Senusist figures.” Historian Angelo Del Boca summarizes Mukhtar
like this: “Omar is not only an example of religious faith and a born fighter but also
the builder of that perfect military-political organization, which for ten years kept in
check troops under four governors. The execution of the Lion of the Desert is
met with widespread indignation throughout the Arab world, but the war is over for now
and the Italians proceed to consolidate their gains. The plan is to settle Italian farmers in towns
and villages either newly constructed or claimed from the indigenous population. It’s a mixture
of land seizure and forcing the sale of land at low prices. The state-run Libyan Colonization
Society has plans to settle half a million native Italians in Libya over the next three
decades. The original inhabitants will be relocated to less arable and less valuable
land, with lesser attractive model villages created in which to force the nomadic population
to settle. By 1939, some 110,000 Italians will have arrived so that around 12% of the
population will be native Italian. However they will be concentrated to the Mediterranean
coastline, mainly around Tripoli and Benghazi, where they make up 1/3 of the population. While the colonial masters also invest into
infrastructure like roads, electricity, railroads, irrigation, and ports, the indigenous population
will see little improvement and will continue to suffer from the wartime destruction and
ensuing attrition of the rural economic life. This creates the first major urban migration
wave in the region for many centuries, concentrating the social problems that have now arisen to
the cities. Though attempts will be made to expand health services for the locals, they
will be limited. The same goes for access to education, with only 120 Arabs attending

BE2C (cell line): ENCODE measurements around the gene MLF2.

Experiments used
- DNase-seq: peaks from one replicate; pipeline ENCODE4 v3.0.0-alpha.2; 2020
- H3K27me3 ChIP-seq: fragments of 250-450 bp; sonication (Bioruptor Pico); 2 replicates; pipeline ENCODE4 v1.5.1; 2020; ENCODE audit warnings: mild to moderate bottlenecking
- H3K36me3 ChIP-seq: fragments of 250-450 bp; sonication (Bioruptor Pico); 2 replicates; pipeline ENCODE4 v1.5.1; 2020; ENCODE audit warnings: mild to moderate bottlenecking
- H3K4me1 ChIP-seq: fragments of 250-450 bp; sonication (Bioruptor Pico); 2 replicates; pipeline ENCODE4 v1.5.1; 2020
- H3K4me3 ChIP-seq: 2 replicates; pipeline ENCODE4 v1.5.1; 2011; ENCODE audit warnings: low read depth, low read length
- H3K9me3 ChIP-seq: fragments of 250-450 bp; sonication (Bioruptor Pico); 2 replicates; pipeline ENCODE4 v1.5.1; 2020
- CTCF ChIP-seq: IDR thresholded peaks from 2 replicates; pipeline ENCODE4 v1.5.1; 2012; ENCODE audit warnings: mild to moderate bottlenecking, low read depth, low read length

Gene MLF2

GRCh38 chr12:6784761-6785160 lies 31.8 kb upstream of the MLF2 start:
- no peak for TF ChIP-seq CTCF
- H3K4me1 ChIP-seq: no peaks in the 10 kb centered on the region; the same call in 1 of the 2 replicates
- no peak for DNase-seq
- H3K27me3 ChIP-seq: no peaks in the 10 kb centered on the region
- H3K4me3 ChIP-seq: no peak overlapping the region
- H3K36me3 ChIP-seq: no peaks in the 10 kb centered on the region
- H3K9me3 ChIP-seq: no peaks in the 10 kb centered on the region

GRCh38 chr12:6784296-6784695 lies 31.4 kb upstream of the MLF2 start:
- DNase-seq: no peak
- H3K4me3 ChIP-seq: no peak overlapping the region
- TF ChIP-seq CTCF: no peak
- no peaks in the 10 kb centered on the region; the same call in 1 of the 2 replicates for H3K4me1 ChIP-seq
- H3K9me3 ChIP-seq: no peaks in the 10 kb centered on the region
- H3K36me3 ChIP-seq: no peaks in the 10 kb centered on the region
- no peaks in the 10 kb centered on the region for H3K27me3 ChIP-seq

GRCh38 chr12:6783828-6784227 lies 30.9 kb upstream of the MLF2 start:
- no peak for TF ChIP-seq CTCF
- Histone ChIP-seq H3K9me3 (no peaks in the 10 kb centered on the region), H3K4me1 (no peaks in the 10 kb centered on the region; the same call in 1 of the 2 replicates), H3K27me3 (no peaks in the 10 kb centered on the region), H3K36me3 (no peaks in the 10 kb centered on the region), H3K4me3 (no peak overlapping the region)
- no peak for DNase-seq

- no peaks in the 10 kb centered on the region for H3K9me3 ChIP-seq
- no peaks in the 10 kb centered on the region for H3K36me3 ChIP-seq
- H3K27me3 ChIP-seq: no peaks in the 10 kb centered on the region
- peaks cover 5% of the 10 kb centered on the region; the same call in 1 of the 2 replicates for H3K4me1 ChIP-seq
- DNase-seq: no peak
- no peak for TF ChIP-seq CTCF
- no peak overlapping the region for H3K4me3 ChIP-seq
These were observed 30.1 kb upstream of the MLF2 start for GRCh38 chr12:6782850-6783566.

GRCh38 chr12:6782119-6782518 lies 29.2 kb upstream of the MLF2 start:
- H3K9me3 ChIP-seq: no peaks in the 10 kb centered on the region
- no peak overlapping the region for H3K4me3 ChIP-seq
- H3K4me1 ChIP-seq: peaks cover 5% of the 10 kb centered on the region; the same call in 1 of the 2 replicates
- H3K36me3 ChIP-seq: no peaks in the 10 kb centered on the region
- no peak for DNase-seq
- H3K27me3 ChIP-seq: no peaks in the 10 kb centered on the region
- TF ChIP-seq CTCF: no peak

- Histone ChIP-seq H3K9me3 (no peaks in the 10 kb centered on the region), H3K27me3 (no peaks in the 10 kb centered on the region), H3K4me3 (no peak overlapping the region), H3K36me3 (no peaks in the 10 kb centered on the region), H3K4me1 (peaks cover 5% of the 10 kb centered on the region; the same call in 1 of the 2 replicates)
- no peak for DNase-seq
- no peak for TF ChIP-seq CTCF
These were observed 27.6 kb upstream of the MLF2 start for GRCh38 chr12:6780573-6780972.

the only secondary school in Tripoli for indigenous students in 1939. However, the Italians have learnt from their
mistakes and do not continue a militaristic program of intimidation, instead seeking local
support for their endeavors, despite continuing inequalities between Italians and Libyans.
In fact, they want to integrate the northern shore of Libya, as the Quarta Sponda, “Fourth
Shore”, into Italy proper rather than a distinct colonial entity. The colony now begins
mirroring homeland institutions. So that when for instance mainland Italy has the fascist
youth organization Opera Nazionale Balilla (the Italian equivalent of the Hitler Youth),
Libya gets the Gioventù Araba del Littorio (“Arab Littoral Youth”). For some indigenous
adults, membership will even be open to the Associazione musulmana del Littorio, the local
Muslim branch of the National Fascist Party. Additionally, Libyans will be granted a middle
status of colonial citizenship. Though not fully equal, this does pave the way for a
theoretical path to a modified form of citizenship, conditional on a certain level of Italian
education and loyalty to Italy. You see, as odd as it might sound, Mussolini,
with his traditional catholic upbringing does not promote hatred of the Muslims. Instead
he makes a concerted effort to increase cooperation with the Muslim world. According to his son-in-law,
Galeazzo Ciano’s diary, Il Duce even wants to build a mosque in Rome as a projection
of its relationship to the Islamic world, though he backs down after papal opposition.
In Lybia he, titles himself protettore dell’islam “Protector of Islam” once the title of
the Caliphs of the recently abolished Ottoman caliphate. But, as always with Il Duce, there’s
a twist and a cunning plan in the making. You see, most of the Islamic world is ruled
by France and Great Britain at this point, and the leader of the Fascists wants to put
a wedge in that relationship. He also still has his eyes on Abyssinia, where there is
a long standing conflict between the Arab influenced Muslims and the Amharic-speaking